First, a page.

Basting first let me make these tweaks, which was great. It’s not hard to tweak the side-seams at the end of jeans construction, but at that point you’ve got two rows of topstitching in the crotch and inseams and those are not going anywhere.

Construction wise, I did most of the sewing on my mom’s Featherweight machine (long story, but the short of it is that her machine is at my house and mine is not. This was not on purpose). I got it into my head to try doing the topstitching on my coverstitch, which was a mixed bag. It was nice to do long straight sections with the twin needles, but it’s hard to go slow and I didn’t like the lack of reverse. So I did the pockets, fly, and waistband topstitching on the Featherweight as well. I did a not-terrible job of matching my stitch length, but there are definitely some subtle differences. It also made for a LOT of rethreading, especially since I only had two spools of topstitching thread (this was just Guterman extra-strong, I didn’t want to complicate things by using actual topstitching thread) so one of them had to keep going back and forth between the coverstitch and the Featherweight. I only broke out my modern Janome (which needs a spa day BADLY) for the bar tacks and buttonhole at the very end. For that part I used a coordinating regular thread, though it’s not quite a perfect match so maybe I should’ve gone for a contrast.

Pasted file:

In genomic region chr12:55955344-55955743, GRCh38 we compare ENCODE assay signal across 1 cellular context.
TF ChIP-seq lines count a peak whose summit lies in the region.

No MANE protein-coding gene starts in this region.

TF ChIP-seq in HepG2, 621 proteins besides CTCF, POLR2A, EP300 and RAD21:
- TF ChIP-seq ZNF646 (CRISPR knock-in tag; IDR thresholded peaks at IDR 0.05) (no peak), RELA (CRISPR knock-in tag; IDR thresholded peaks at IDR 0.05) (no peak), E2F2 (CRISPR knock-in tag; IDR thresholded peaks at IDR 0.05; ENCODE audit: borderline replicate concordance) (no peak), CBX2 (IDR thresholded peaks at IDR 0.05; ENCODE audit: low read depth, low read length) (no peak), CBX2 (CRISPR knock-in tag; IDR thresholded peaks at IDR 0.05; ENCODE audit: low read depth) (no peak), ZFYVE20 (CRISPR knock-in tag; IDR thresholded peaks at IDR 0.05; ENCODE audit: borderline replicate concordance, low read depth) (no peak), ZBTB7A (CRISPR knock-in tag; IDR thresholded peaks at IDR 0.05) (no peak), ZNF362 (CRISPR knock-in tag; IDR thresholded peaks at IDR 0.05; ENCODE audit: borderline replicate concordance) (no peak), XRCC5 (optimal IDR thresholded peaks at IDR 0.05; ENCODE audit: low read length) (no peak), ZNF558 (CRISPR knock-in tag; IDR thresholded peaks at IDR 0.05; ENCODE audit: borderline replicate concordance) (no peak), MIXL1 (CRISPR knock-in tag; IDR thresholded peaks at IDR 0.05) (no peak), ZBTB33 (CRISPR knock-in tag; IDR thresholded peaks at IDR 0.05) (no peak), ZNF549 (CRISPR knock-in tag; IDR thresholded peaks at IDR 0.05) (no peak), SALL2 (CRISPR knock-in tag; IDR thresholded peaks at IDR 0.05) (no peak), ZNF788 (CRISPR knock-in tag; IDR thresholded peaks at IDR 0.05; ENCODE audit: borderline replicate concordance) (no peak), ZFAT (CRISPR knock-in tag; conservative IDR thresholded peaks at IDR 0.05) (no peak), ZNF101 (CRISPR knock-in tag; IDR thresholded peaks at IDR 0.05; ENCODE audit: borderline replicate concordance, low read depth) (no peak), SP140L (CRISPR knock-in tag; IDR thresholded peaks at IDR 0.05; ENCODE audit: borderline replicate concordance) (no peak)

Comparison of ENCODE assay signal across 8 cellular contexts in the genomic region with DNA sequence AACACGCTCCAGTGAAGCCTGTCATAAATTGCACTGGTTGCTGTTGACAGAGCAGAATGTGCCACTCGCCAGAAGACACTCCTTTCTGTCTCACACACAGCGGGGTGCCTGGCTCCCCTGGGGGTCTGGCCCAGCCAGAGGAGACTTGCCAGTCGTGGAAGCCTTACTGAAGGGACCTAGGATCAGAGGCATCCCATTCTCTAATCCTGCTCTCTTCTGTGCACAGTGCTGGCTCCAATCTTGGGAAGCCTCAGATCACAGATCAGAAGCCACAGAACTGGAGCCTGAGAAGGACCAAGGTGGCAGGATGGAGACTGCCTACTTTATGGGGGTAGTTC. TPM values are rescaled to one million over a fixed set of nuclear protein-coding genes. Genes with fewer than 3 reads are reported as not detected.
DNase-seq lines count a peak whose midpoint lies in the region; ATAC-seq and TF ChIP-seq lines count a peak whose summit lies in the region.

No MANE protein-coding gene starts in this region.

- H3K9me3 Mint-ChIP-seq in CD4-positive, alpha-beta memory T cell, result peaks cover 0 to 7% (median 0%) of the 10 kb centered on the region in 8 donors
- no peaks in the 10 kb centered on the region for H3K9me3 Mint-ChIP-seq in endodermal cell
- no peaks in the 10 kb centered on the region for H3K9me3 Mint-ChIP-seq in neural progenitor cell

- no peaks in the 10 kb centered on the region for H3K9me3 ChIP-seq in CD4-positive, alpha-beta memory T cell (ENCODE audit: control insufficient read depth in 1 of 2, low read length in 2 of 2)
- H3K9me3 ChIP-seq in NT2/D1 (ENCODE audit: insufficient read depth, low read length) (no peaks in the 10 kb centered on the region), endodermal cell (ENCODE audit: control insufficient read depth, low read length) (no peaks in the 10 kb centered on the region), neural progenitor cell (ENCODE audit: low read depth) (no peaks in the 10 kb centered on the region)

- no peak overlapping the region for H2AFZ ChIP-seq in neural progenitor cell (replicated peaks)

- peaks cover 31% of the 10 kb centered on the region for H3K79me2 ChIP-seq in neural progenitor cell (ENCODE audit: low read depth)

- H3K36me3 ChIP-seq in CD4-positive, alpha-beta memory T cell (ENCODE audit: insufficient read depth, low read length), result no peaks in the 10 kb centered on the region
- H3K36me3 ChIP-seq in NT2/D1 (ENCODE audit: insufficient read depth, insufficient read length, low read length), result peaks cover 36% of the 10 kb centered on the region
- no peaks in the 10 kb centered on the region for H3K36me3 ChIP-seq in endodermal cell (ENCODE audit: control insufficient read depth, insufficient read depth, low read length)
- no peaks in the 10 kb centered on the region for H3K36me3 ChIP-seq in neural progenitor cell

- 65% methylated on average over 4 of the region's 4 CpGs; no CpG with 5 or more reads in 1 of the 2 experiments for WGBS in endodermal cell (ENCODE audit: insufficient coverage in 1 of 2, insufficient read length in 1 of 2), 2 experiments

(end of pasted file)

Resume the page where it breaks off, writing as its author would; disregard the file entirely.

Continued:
I actually liked the pockets better pre-bar tack.

I sewed the side-seams with a fairly generous seam allowance, and wound up taking them in 1/4” more after that—and I’m fighting the urge to take them in more, telling myself we’re going for a slouchy boyfriend aesthetic as opposed to the sprayed-on-skinny look I’ve been pursuing since I got my first pair of stretch denim jeans in 2000.

I did interface the waistband, but I used a knit interfacing. So a belt is definitely a necessity for wearing with them.

And… I don’t know if I feel cute in them, but the process was pretty satisfying especially considering what a tragic mess the last pair I did was, and I did wear them for basically a week straight after finishing. I didn’t feel rushed because I wasn’t super excited for the end product, so I guess that was a win? I was also stupidly sick while making these, so they got worked on in five to fifteen minute bursts between lying down while the twins watched obscene amounts of questionable kids YouTube programming.